Harvard Archaeology Student Nour Khachemoune Named for Most Interesting Thesis

January 13, 2023
Student Nour Khachemoune by front door of Harvard Peabody Museum

Named for "most interesting thesis," current Archaeology student Nour Khachemoune ('23) is using chemical analyses to study rabbit and turkey bones from a Mayan site in Honduras to understand how humans changed the diet of animals in the Classic Mayan Period.

Selected portions of The Harvard Crimson's full story are below.


Nour L. Khachemoune ’23 says her friends fondly call her NBC — the Nour Broadcasting Company — because she seems to “know everything that’s going on.” This curiosity is also the driving force behind her ambitious, interdisciplinary thesis...

“Nobody really knows what these bones are, or what we can determine from them,” she explains to me as we walk through the Archeology department, nested on the fifth floor of the Peabody Museum. “Harvard has a long history of collecting things and leaving them in storage and not doing much with them.”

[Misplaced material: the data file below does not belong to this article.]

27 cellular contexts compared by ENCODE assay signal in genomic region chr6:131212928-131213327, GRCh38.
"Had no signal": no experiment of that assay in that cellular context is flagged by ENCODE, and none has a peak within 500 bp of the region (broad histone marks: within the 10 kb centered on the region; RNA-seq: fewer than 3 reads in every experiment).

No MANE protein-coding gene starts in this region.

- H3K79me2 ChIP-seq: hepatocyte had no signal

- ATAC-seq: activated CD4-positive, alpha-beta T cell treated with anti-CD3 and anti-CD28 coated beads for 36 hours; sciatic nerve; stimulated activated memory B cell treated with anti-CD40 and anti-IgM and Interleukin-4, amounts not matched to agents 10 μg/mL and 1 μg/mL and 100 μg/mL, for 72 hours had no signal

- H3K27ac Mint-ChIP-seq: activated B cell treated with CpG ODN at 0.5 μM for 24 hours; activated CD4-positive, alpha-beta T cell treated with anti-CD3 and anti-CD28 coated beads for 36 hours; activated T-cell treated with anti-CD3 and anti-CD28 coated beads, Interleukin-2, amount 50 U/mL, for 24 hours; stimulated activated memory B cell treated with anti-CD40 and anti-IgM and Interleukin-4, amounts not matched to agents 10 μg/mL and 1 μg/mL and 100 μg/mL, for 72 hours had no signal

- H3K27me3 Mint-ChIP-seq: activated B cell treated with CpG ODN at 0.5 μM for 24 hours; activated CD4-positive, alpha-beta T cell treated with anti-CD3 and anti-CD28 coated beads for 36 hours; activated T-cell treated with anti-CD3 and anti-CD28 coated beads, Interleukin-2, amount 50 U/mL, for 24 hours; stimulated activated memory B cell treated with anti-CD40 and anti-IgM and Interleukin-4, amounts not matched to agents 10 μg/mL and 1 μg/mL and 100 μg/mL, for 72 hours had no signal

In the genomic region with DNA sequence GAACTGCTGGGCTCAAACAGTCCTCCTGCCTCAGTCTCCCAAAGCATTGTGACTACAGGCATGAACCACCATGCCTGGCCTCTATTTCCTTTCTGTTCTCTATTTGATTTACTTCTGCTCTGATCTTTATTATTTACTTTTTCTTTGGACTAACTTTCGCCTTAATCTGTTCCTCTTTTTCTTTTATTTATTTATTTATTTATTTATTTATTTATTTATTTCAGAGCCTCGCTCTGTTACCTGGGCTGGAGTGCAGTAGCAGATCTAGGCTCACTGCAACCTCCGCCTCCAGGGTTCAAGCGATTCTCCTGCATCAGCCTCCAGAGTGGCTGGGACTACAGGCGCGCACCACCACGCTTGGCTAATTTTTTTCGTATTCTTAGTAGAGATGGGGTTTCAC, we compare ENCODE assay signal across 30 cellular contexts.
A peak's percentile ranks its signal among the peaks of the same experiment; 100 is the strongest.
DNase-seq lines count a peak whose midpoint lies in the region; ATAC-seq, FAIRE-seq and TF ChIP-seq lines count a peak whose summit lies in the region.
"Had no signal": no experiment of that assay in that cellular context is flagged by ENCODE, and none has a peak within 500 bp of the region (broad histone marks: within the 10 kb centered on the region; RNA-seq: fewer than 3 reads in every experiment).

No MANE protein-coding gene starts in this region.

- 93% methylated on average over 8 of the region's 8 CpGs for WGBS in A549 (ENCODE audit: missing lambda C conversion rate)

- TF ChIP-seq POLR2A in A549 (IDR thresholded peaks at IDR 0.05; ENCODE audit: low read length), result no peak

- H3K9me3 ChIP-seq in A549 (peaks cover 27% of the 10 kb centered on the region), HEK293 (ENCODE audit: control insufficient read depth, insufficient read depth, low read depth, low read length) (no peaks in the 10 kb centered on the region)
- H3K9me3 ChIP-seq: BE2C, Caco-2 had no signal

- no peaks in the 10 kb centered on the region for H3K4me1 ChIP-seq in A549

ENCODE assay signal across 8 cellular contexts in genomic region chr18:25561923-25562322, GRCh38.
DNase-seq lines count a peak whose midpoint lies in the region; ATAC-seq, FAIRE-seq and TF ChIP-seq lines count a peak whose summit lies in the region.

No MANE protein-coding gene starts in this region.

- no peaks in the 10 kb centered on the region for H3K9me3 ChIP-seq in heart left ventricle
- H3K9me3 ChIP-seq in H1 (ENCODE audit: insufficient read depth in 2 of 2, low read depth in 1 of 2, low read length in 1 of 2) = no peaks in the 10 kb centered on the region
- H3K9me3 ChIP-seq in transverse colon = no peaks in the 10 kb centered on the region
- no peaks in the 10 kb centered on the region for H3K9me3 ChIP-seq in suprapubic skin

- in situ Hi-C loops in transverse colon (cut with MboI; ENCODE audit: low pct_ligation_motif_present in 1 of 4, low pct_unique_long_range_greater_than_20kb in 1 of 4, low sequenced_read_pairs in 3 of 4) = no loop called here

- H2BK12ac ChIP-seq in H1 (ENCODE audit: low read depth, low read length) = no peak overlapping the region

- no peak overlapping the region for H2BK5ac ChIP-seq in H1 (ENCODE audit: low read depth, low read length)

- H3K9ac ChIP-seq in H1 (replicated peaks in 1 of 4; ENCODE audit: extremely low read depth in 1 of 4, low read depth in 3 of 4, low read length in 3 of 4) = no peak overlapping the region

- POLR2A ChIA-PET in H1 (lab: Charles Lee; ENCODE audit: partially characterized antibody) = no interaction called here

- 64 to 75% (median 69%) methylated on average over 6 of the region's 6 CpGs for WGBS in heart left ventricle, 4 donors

Khachemoune begins her work by studying bone collagen to determine if the fragments actually belong to the species on the museum’s labels. She finds the tactile work great fun — and making novel discoveries about the species of a particular fossil (which is rare for an undergraduate) is just an added bonus.

We’ve found that the actual species ID is completely different from what the Peabody thought it was,” she says, adding that the museum has been receptive to changing labels when this has happened multiple times...

Scientific archeology is a burgeoning field that allows researchers to tackle big questions about how societies form and fall. For example, understanding animal diet and domestication can be a portal to understanding the health of a society. Khachemoune says we don’t know a lot about Mayan civilizations, from their language to how they traded with other cultures. Her own thesis could help researchers understand how food sources connect to their civilizations’ development and demise.


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